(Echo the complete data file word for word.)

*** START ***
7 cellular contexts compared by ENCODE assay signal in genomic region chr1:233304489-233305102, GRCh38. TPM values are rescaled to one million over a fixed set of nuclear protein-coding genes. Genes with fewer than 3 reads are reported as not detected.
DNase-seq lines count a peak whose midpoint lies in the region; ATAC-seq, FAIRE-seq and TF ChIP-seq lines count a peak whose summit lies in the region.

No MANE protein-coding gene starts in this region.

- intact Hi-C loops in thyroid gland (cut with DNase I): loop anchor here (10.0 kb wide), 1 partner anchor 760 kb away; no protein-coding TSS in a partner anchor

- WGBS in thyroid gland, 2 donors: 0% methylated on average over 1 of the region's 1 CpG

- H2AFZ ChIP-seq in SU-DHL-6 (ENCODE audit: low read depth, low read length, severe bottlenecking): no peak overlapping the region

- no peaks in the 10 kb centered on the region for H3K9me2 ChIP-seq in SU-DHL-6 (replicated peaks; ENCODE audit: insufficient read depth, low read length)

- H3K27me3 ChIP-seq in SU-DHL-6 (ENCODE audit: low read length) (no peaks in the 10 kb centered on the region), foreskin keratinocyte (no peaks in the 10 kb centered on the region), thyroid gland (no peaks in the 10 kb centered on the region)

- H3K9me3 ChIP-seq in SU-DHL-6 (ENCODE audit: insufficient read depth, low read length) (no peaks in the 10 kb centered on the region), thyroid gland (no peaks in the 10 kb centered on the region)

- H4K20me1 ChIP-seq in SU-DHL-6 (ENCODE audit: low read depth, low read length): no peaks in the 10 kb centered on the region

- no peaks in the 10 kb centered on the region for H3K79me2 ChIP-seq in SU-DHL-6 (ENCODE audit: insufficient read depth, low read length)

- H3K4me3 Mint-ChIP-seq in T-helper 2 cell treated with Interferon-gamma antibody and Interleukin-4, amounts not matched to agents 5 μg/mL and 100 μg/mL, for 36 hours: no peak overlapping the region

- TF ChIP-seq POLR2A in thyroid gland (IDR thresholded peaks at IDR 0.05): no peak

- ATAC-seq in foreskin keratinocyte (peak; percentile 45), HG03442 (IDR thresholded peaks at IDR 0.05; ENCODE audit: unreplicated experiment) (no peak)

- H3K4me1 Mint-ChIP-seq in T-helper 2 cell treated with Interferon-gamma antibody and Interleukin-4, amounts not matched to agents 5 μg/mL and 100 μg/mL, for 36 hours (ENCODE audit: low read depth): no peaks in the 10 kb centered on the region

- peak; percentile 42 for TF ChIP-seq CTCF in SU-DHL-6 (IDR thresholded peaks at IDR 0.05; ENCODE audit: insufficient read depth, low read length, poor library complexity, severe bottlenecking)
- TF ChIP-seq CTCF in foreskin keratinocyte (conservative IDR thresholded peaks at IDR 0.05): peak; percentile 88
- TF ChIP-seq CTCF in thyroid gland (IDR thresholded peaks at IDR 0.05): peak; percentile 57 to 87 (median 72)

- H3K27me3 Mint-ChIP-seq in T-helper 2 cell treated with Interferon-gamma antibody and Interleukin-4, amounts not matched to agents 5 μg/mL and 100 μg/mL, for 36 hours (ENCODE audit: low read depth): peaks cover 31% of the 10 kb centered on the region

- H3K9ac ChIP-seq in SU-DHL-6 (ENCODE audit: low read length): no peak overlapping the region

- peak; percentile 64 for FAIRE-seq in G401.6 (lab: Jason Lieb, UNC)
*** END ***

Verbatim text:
7 cellular contexts compared by ENCODE assay signal in genomic region chr1:233304489-233305102, GRCh38. TPM values are rescaled to one million over a fixed set of nuclear protein-coding genes. Genes with fewer than 3 reads are reported as not detected.
DNase-seq lines count a peak whose midpoint lies in the region; ATAC-seq, FAIRE-seq and TF ChIP-seq lines count a peak whose summit lies in the region.

No MANE protein-coding gene starts in this region.

- intact Hi-C loops in thyroid gland (cut with DNase I): loop anchor here (10.0 kb wide), 1 partner anchor 760 kb away; no protein-coding TSS in a partner anchor

- WGBS in thyroid gland, 2 donors: 0% methylated on average over 1 of the region's 1 CpG

- H2AFZ ChIP-seq in SU-DHL-6 (ENCODE audit: low read depth, low read length, severe bottlenecking): no peak overlapping the region

- no peaks in the 10 kb centered on the region for H3K9me2 ChIP-seq in SU-DHL-6 (replicated peaks; ENCODE audit: insufficient read depth, low read length)

- H3K27me3 ChIP-seq in SU-DHL-6 (ENCODE audit: low read length) (no peaks in the 10 kb centered on the region), foreskin keratinocyte (no peaks in the 10 kb centered on the region), thyroid gland (no peaks in the 10 kb centered on the region)

- H3K9me3 ChIP-seq in SU-DHL-6 (ENCODE audit: insufficient read depth, low read length) (no peaks in the 10 kb centered on the region), thyroid gland (no peaks in the 10 kb centered on the region)

- H4K20me1 ChIP-seq in SU-DHL-6 (ENCODE audit: low read depth, low read length): no peaks in the 10 kb centered on the region

- no peaks in the 10 kb centered on the region for H3K79me2 ChIP-seq in SU-DHL-6 (ENCODE audit: insufficient read depth, low read length)

- H3K4me3 Mint-ChIP-seq in T-helper 2 cell treated with Interferon-gamma antibody and Interleukin-4, amounts not matched to agents 5 μg/mL and 100 μg/mL, for 36 hours: no peak overlapping the region

- TF ChIP-seq POLR2A in thyroid gland (IDR thresholded peaks at IDR 0.05): no peak

- ATAC-seq in foreskin keratinocyte (peak; percentile 45), HG03442 (IDR thresholded peaks at IDR 0.05; ENCODE audit: unreplicated experiment) (no peak)

- H3K4me1 Mint-ChIP-seq in T-helper 2 cell treated with Interferon-gamma antibody and Interleukin-4, amounts not matched to agents 5 μg/mL and 100 μg/mL, for 36 hours (ENCODE audit: low read depth): no peaks in the 10 kb centered on the region

- peak; percentile 42 for TF ChIP-seq CTCF in SU-DHL-6 (IDR thresholded peaks at IDR 0.05; ENCODE audit: insufficient read depth, low read length, poor library complexity, severe bottlenecking)
- TF ChIP-seq CTCF in foreskin keratinocyte (conservative IDR thresholded peaks at IDR 0.05): peak; percentile 88
- TF ChIP-seq CTCF in thyroid gland (IDR thresholded peaks at IDR 0.05): peak; percentile 57 to 87 (median 72)

- H3K27me3 Mint-ChIP-seq in T-helper 2 cell treated with Interferon-gamma antibody and Interleukin-4, amounts not matched to agents 5 μg/mL and 100 μg/mL, for 36 hours (ENCODE audit: low read depth): peaks cover 31% of the 10 kb centered on the region

- H3K9ac ChIP-seq in SU-DHL-6 (ENCODE audit: low read length): no peak overlapping the region

- peak; percentile 64 for FAIRE-seq in G401.6 (lab: Jason Lieb, UNC)